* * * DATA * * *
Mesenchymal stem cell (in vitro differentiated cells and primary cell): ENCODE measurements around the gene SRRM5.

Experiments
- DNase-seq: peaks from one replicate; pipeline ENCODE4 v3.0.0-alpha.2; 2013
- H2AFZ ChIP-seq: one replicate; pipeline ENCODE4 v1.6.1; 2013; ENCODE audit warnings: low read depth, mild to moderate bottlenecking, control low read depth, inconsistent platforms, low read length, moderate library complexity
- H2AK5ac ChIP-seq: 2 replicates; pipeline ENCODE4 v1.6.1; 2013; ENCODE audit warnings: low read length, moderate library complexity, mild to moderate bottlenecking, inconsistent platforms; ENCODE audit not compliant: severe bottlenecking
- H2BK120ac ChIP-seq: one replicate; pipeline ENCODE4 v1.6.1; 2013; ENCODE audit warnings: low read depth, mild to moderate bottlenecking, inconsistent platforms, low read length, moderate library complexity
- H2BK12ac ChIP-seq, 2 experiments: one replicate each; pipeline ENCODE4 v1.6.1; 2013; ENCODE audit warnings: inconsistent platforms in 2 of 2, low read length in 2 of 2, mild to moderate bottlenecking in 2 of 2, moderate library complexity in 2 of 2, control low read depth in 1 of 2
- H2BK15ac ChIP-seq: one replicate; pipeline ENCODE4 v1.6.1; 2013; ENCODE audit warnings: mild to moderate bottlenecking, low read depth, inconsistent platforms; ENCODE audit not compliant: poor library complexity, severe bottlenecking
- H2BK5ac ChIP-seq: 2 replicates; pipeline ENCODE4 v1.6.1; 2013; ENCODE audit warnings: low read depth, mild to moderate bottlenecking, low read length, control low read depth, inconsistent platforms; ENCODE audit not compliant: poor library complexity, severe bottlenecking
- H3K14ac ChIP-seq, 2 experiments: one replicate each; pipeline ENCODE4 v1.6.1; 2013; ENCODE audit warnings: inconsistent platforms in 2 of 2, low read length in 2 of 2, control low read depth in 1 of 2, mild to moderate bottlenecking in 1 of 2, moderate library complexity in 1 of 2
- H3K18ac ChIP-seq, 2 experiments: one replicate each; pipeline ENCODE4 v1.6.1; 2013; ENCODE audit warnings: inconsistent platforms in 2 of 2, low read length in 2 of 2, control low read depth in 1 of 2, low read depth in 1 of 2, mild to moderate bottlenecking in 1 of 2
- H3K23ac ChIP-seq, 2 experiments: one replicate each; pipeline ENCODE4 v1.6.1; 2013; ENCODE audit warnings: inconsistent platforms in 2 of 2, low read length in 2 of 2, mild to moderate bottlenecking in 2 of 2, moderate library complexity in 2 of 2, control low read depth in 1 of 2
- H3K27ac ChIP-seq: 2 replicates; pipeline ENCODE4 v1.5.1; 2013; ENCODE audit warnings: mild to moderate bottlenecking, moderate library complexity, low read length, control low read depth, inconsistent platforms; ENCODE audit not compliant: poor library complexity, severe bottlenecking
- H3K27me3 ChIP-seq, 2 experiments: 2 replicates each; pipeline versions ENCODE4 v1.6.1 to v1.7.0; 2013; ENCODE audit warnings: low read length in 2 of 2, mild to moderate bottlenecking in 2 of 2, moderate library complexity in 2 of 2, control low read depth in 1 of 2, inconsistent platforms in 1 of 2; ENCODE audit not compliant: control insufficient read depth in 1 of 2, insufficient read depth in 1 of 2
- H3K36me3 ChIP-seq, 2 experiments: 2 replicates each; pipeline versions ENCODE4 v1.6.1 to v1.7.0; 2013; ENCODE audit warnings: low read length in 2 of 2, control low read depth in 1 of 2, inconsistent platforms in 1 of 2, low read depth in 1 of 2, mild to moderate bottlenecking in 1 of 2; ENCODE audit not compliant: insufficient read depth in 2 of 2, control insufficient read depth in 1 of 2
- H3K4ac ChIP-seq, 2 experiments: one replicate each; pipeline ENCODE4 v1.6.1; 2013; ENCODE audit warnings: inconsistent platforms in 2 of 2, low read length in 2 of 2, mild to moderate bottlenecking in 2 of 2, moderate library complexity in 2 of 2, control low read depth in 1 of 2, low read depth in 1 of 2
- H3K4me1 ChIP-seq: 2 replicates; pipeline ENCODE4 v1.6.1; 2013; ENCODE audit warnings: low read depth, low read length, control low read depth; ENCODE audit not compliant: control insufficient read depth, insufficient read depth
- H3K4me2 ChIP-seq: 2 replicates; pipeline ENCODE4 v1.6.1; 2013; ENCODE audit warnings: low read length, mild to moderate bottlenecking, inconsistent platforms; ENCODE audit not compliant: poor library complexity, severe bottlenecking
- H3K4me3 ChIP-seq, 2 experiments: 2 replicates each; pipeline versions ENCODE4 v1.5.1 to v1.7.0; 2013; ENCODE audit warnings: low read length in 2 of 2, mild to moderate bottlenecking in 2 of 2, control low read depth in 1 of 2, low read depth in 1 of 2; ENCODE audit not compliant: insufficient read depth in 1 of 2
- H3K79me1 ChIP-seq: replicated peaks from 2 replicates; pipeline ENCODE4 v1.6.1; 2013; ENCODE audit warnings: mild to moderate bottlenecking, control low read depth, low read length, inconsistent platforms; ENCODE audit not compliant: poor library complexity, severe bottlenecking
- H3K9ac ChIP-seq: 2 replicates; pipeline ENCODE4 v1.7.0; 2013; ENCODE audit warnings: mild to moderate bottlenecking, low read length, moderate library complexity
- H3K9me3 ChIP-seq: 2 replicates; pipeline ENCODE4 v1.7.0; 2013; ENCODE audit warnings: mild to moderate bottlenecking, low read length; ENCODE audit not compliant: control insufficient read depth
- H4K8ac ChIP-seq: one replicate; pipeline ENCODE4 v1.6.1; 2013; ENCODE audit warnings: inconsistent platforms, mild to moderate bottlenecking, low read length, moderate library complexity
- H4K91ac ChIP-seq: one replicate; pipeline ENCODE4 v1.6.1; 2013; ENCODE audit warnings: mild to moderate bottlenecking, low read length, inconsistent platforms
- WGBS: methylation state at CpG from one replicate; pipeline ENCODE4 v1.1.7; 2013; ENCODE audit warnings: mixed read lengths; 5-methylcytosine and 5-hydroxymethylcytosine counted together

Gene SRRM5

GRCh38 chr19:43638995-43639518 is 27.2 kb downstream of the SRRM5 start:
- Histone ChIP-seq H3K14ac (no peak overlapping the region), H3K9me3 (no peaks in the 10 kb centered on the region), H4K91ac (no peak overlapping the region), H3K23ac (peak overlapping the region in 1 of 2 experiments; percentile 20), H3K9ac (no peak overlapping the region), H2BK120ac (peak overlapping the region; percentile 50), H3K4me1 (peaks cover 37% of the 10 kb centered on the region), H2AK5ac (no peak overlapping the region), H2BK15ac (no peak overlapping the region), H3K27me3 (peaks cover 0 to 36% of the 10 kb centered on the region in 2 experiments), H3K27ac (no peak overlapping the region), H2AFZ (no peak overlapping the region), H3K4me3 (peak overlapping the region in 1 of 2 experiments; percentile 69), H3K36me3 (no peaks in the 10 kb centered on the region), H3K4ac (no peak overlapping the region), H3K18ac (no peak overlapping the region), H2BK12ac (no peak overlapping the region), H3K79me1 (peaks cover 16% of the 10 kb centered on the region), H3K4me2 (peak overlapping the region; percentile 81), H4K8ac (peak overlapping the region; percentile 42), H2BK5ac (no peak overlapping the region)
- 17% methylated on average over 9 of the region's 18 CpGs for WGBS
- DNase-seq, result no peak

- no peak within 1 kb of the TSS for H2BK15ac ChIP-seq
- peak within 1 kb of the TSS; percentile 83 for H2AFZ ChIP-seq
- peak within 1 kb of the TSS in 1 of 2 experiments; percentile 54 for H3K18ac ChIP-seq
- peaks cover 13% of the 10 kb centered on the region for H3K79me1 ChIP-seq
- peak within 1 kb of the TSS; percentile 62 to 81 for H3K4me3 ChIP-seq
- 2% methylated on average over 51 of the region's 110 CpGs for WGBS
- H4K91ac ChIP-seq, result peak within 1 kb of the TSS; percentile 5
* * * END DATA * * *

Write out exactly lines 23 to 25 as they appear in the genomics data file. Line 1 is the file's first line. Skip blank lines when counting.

- H4K8ac ChIP-seq: one replicate; pipeline ENCODE4 v1.6.1; 2013; ENCODE audit warnings: inconsistent platforms, mild to moderate bottlenecking, low read length, moderate library complexity
- H4K91ac ChIP-seq: one replicate; pipeline ENCODE4 v1.6.1; 2013; ENCODE audit warnings: mild to moderate bottlenecking, low read length, inconsistent platforms
- WGBS: methylation state at CpG from one replicate; pipeline ENCODE4 v1.1.7; 2013; ENCODE audit warnings: mixed read lengths; 5-methylcytosine and 5-hydroxymethylcytosine counted together